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Alcohol free Beef Bourguignon?

I know this is probably ridiculous, (please no "why would you cook a wine based dish without wine" comments, I get it, it's weird) but is there a good substitute for wine in beef Bourguignon? I've been asked to make this but I cook alcohol free and am looking for any kind of substitution. Would extra stock with some red wine vinegar work? Any ideas would be very helpful.

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  1. If I were you I'd purchase a dealcoholized red wine. Definitely don't use red wine vinegar or grape juice which will make your braised meat too sweet.
    Use the dealcoholized wine the same measurement as a normal wine. Make sure your stock is rich...in your case I would make my own to make sure it's deep and rich.
    Your request is not ridiculous, nor weird....I'm very confidant your results will be phenomenal.
    Good luck and enjoy!

    1 Reply
    1. re: latindancer

      as a career sommelier, i'll offer that alcohol free wines taste ghastly. it will utterly ruin the dish.

      i have never had one even remotely palatable.

    2. Dealcoholized wines are foul and will give your stew a foul flavor.

      If it were a recipe that called for a tablespoon or two of wine, I'd say no problem, leave it out -- but wine is such a central support of the entire flavor profile of bourgignon, that my frank advice is to find another recipe.

      It would be like wanting to make fudge brownies but refusing to use chocolate.

      Red wine vinegar will be far too sour, and there really is nothing else that will give you even a similar flavor.

      Here's a link to a recent discussion on the same question: http://chowhound.chow.com/topics/8355...

      That poster opted to just use a different recipe.

      14 Replies
      1. re: sunshine842

        "Dealcoholized wines are foul and will give your stew a foul flavor"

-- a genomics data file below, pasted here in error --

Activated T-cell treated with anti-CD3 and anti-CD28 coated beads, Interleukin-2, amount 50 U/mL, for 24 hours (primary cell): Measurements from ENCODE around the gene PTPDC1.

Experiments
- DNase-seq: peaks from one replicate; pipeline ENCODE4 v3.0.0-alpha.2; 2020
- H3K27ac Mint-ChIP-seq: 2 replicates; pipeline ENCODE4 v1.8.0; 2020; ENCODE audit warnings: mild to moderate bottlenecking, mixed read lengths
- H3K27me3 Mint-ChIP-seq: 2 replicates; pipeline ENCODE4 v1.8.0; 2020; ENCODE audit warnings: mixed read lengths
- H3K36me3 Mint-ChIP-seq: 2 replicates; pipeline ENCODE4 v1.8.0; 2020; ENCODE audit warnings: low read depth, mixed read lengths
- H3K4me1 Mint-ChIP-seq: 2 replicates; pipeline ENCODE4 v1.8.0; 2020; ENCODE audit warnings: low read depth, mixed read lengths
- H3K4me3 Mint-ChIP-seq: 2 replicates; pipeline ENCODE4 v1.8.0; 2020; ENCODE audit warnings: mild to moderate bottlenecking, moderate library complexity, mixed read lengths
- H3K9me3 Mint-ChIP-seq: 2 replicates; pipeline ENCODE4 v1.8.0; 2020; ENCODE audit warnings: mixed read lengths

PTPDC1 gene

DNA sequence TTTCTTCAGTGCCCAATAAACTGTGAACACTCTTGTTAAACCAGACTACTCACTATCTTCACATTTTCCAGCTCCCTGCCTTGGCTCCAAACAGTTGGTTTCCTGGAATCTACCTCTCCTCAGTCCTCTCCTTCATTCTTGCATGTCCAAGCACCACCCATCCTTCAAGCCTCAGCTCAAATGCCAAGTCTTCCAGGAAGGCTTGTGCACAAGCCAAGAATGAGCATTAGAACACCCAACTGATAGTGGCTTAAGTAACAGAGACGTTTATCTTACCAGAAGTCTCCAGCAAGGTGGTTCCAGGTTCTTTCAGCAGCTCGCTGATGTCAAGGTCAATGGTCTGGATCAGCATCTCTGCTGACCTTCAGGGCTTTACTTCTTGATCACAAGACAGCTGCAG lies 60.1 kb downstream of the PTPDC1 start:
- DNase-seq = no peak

Yikes....excuse me.
        I know there's been discussion before and, based on the link you sent on the subject, I don't think anyone came to any definitive conclusion. it's a very, very good question and one that apparently needs some researching.
        I braise dishes all the time and there's got to be a wine company out there that offers a dealcoholized wine offered for this purpose.
        I'm very selective when it comes to the wine I use in my bourgignon, I won't use just any.

        So, perhaps, not all dealcoholized wines are the same?

        1. re: latindancer

          I was questioning dealcoholized wines -- not your parentage!

          If you have found one that tastes like anything even remotely resembling wine, please post the brand -- I tried every brand on the shelf when I was pregnant, and poured every last one of them down the drain. They taste foul and are not worth even pretending that they are wine.

          Looks like hotoynoodle agrees with me.

          1. re: sunshine842

            I've never found one because it never dawned on me to go looking for one.

            CH is a place for people to come looking for suggestions and answers on many different topics.
            I agree with everyone here who's familiar with braising. Of course what the OP's requesting requires a burgundy. I think everyone knows that who cooks.
            With all the people out there who can't tolerate alcohol, for one reason or another, I find it remarkable someone hasn't figured this out.

              1. re: hotoynoodle

                but they don't try to make a dish for which the key, flagship ingredient is alcohol in some form.

                Folks allergic to peanuts don't try to make peanut-butter cookies (they might make almond-butter cookies, and they might be killer good, but they're not peanut-butter cookies, and folks who have a religious restriction against pork don't make ham salad.

            1. re: sunshine842

              We're not talking about a wine for drinking.
              The OP's asked for a wine for cooking.